DNC and CrowdStrike refuse to provide records about alleged Russian email hack

Last night, attorneys for the Democratic National Committee and CrowdStrike formally objected to subpoenas from Ed Butowsky, refusing to provide any records about whether DNC emails were leaked internally or hacked by Russians. The FBI also missed a deadline yesterday for providing records about Seth Rich.

Surprise, surprise. Three years after the purported Russian attack on DNC servers, and nobody outside the DNC or its contractors has seen those servers. Why not?

Frankly, I expected the DNC and CrowdStrike to balk, and I’ll be filing motions to compel in the next few weeks.

You will recall that Roger Stone forced federal prosecutors to admit in late May that neither the FBI nor Special Counsel Robert Mueller had investigated the DNC servers that allegedly were hacked by Russians. Instead, Mueller and the FBI relied exclusively on a redacted report from CrowdStrike.

To my knowledge, the U.S. Department of Justice had never before handed off a computer crime investigation to a third-party contractor hired by the alleged victim. Instead, the FBI (or some other law enforcement agency) had always investigated those crimes. Obviously, the DNC doesn’t want any independent investigation of its claims that Russian hackers — as opposed to a DNC employee like Seth Rich — were responsible for transferring DNC emails to Wikileaks.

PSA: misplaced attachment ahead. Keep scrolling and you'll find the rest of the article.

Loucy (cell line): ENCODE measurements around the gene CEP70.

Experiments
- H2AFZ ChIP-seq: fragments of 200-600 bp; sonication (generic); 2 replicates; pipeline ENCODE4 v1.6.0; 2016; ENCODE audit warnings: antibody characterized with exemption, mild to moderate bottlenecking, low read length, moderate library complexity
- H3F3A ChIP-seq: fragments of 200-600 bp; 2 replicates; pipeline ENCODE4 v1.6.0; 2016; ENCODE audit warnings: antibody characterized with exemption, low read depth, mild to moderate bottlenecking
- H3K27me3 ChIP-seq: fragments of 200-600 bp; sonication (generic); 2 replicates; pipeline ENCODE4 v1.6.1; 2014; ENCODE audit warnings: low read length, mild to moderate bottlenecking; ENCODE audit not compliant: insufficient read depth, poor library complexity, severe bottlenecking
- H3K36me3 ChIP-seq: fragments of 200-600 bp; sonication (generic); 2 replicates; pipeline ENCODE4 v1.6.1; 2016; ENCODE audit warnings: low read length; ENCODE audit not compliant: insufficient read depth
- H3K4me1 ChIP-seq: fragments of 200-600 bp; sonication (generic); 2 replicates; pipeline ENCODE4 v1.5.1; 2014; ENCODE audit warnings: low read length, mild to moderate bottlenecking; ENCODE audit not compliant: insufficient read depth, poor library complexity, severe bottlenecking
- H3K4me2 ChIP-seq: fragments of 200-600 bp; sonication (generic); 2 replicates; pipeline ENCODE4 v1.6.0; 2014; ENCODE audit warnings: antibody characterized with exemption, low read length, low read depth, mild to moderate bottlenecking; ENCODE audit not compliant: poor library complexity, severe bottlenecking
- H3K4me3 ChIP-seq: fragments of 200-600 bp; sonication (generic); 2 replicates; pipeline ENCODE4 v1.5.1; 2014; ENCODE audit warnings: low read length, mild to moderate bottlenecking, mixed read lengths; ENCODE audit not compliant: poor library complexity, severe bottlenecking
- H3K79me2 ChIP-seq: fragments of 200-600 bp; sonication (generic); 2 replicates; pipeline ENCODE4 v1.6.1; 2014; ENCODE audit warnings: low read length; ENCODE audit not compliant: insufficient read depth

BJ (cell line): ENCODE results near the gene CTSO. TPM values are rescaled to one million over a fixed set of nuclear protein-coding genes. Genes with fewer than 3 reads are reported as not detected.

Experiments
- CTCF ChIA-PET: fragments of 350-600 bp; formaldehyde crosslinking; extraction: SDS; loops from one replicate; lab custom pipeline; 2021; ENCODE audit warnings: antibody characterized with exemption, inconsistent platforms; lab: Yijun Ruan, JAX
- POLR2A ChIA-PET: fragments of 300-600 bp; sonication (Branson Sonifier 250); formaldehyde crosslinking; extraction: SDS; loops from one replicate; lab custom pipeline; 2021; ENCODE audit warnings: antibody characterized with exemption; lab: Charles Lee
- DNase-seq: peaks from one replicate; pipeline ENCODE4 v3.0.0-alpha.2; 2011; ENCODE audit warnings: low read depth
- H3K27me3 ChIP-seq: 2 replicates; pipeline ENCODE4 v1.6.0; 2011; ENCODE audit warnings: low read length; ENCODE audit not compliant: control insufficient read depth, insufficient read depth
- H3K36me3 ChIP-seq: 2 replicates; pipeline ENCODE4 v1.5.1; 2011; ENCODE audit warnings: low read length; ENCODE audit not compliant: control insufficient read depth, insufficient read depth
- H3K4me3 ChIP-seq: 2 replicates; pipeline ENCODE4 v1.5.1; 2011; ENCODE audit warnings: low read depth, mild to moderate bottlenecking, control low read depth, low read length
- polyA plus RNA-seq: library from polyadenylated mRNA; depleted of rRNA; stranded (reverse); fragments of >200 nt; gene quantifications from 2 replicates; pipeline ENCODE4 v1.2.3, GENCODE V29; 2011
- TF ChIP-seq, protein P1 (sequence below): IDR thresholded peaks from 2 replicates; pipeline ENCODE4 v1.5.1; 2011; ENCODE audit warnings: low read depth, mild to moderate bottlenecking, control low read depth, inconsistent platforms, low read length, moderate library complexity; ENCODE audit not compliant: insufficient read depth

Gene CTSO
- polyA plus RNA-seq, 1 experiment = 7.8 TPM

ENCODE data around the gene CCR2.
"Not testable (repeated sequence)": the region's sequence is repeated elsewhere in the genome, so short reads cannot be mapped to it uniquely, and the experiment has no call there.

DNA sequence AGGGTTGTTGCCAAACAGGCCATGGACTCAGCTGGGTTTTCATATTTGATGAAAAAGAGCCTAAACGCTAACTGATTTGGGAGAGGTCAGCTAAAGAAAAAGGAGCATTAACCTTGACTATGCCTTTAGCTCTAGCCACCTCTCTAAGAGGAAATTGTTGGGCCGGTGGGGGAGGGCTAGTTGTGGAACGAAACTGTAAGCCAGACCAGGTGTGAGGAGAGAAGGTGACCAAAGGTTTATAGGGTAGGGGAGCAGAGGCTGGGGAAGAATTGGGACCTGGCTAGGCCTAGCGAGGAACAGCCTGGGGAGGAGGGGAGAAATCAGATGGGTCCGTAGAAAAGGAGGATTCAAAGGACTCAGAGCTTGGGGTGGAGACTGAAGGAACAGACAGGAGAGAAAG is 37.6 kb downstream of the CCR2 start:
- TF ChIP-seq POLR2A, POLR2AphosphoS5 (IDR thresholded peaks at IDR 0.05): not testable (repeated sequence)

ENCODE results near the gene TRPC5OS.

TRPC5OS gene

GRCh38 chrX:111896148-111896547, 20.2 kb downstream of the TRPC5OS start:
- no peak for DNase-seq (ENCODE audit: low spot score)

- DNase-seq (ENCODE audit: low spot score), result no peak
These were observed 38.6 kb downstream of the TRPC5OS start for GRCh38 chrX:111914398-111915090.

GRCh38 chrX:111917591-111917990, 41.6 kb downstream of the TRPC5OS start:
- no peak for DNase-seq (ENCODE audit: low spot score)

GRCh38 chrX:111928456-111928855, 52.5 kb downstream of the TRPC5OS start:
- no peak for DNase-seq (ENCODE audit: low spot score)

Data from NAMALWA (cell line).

Here’s another subject to ponder. More than a year ago, the DNC filed a kamakaze lawsuit alleging that the Trump campaign and the Russian government had conspired to hack its servers, apparently in hopes that the lawsuit would keep the Russian collusion hoax alive through the 2018 elections. At the time, President Trump welcomed the lawsuit, saying it would finally allow for an independent inspection of the DNC’s servers.